Study finds antisemitism and Islamophobia easily spreading on Facebook, Instagram and Twitter.
By Sharon Wrobel, The Algemeiner
The continued spread of COVID-19 conspiracy theories on social media is opening new pathways for both antisemitic and Islamophobic narratives, a new report by the Institute for Freedom of Faith and Security in Europe (IFFSE) warned.
The report, which analyzed antisemitism and Islamophobia as “intersecting” phenomena, found that 18 months after the outbreak of the pandemic, anti-Jewish and anti-Muslim narratives related to COVID continue to be created, spread and easily accessed by the public on social media via Twitter, Facebook and Instagram.
“Many of the community leaders, experts and inter-governmental officials involved in this research expressed the view that social media companies are profiting from the hate speech spread on their platforms, to the detriment of Jewish and Muslim communities experiencing ever-increasing prejudices and threats to religious freedoms,” the report said.
Based in Munich and Brussels, the Institute for Freedom of Faith and Security in Europe describes itself as a “multidisciplinary think tank,” and is an initiative of the Conference of European Rabbis.
The group found that among some European faith communities, particularly in Germany, there is an increased perceived threat felt among Jews and Muslims —with online hate translating to a real-world fear of publicly expressing their faith.
Echoing other studies undertaken during the pandemic, the report cited online narratives including the notion that Jews are orchestrating COVID-19 in order to grab power, or are financially profiting from the pandemic and the vaccine rollout. On Instagram alone, the hashtag #jewworldorder had 13,900 related posts, 16 months after the outbreak of the global pandemic. Posts with hashtags which included the phrase “New World Order” in English, French, Spanish and German totaled over 45,000 by July 2021.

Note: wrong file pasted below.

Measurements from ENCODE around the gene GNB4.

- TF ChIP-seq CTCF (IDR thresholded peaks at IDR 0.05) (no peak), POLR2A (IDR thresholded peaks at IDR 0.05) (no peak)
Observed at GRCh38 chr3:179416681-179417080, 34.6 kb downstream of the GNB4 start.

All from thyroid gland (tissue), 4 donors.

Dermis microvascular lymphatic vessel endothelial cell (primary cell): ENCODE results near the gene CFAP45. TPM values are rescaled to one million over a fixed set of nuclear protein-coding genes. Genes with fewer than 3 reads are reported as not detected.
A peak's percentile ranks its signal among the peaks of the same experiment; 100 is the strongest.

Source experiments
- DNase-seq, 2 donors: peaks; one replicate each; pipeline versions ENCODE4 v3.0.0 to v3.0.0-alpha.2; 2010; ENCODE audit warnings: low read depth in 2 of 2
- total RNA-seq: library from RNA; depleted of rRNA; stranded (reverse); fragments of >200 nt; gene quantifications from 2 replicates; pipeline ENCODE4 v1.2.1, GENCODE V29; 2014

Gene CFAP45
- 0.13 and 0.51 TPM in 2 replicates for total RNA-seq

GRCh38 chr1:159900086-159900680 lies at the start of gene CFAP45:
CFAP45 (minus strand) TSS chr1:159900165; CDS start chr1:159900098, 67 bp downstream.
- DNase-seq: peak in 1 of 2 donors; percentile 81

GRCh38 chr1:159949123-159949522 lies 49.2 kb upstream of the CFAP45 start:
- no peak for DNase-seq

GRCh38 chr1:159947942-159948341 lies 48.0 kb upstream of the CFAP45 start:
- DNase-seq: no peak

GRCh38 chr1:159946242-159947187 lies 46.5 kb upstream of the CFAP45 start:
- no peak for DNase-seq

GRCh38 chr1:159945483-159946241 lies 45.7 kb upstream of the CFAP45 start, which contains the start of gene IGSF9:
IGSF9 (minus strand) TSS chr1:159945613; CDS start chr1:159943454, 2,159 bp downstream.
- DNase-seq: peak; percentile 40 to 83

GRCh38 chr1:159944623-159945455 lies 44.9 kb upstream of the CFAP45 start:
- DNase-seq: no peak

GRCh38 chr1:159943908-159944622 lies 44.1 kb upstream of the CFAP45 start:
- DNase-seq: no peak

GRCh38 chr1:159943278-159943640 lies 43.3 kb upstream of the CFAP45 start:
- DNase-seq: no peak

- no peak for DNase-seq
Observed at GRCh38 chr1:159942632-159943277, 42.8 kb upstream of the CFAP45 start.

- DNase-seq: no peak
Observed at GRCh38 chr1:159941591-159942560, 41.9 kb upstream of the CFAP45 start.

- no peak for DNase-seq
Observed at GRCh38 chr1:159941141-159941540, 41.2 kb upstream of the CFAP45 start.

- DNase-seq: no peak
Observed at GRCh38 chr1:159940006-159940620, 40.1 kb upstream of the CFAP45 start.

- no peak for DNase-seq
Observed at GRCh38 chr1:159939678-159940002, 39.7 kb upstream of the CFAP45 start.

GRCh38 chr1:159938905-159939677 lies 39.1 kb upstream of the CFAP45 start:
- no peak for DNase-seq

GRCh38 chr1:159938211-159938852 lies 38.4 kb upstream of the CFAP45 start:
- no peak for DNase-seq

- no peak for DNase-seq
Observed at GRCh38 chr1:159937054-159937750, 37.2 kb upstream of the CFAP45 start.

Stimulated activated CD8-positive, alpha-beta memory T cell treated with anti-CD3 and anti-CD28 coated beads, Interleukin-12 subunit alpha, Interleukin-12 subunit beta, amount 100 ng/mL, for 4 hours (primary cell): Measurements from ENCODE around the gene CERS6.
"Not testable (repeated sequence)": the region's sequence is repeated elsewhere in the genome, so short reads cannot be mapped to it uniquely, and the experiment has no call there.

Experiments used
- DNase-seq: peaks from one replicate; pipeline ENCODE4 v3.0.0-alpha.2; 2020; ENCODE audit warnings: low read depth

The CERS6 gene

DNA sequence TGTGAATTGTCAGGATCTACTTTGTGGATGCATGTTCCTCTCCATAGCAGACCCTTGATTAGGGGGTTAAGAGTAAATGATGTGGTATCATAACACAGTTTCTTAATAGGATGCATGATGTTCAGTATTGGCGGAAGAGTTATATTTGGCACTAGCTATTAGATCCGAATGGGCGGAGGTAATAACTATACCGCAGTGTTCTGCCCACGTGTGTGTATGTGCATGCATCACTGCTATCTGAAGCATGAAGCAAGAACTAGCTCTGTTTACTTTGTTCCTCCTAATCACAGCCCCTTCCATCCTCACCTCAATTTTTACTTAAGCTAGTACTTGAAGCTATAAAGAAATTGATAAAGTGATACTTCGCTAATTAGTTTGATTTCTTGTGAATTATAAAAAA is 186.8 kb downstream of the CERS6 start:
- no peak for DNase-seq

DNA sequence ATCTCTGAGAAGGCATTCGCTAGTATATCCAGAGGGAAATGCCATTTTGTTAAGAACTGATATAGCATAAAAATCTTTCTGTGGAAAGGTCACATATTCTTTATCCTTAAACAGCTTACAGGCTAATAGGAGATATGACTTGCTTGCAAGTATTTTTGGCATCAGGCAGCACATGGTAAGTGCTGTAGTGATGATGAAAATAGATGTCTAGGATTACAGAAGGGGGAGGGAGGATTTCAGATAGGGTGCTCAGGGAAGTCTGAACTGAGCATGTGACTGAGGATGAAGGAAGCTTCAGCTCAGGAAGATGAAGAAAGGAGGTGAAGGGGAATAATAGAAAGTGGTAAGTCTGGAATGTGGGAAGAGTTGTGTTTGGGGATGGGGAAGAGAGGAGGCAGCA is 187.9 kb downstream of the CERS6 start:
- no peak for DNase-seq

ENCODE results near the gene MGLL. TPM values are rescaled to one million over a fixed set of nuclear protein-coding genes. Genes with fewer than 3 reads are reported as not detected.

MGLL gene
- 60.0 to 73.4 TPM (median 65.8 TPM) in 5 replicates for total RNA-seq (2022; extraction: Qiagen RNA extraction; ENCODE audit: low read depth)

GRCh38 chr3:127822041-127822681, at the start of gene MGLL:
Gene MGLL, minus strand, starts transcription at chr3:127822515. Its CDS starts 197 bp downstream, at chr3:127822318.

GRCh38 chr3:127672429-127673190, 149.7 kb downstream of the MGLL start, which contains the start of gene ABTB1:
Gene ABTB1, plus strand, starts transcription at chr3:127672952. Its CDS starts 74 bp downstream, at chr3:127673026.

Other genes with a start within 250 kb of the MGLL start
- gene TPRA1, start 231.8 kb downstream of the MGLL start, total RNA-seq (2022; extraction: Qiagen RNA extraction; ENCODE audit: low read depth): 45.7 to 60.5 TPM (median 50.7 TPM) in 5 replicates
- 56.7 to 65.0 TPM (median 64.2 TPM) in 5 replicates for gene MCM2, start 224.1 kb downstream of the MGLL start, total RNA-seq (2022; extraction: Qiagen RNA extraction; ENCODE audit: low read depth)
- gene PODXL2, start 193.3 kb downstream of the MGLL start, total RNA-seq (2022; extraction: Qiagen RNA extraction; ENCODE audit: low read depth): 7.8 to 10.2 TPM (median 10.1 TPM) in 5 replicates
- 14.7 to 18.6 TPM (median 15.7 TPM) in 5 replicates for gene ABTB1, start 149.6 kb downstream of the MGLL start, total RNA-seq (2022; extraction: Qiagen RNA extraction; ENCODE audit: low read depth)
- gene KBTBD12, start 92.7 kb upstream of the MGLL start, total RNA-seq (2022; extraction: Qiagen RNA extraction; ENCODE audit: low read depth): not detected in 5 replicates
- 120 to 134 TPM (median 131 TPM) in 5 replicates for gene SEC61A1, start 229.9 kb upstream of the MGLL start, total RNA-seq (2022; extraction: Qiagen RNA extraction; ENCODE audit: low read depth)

Meanwhile, the report unearthed Islamophobic content on social media accusing Muslims of being unclean or deliberately spreading the coronavirus. Numerous media users were seen falsely alleging that Muslims are deliberately spreading COVID-19 as a form of “biological jihad,” or claiming that Muslim communities have been allowed to skirt COVID-19 restrictions because authorities are fear being seen as criticizing Islam.
The report said that social media companies appeared overwhelmed by the “new wave of online racism,” and that despite some efforts to act, they have demonstrated insufficient “will or efficacy.”
“While few explicitly violent or terrorist actions have been linked to the COVID conspiracy movement, violence has played a role in the language used on social media. This is a far-reaching problem that rightly is receiving significant attention at the moment. Evidence has been clearly presented, now social media companies must act,” urged Hannah Rose, author of the report.
A number of key policy recommendations for social media companies, governments and civil society were offered, including the need to flag antisemitic and Islamophobic content in same way as COVID-related misinformation.
“We know the technology is available and that platforms recognize the potentiality for offline harms of COVID misinformation, this must now be applied to online racism,” Rose demanded.
Furthermore, governments should introduce further legislation to regulate social media platforms and include sufficient funding to encourage its success, as well as create punishments for noncompliance, it was urged.
“Muslim and Jewish communities should engage in meaningful and productive interfaith work on the joint threats faced by both communities,” the report suggested.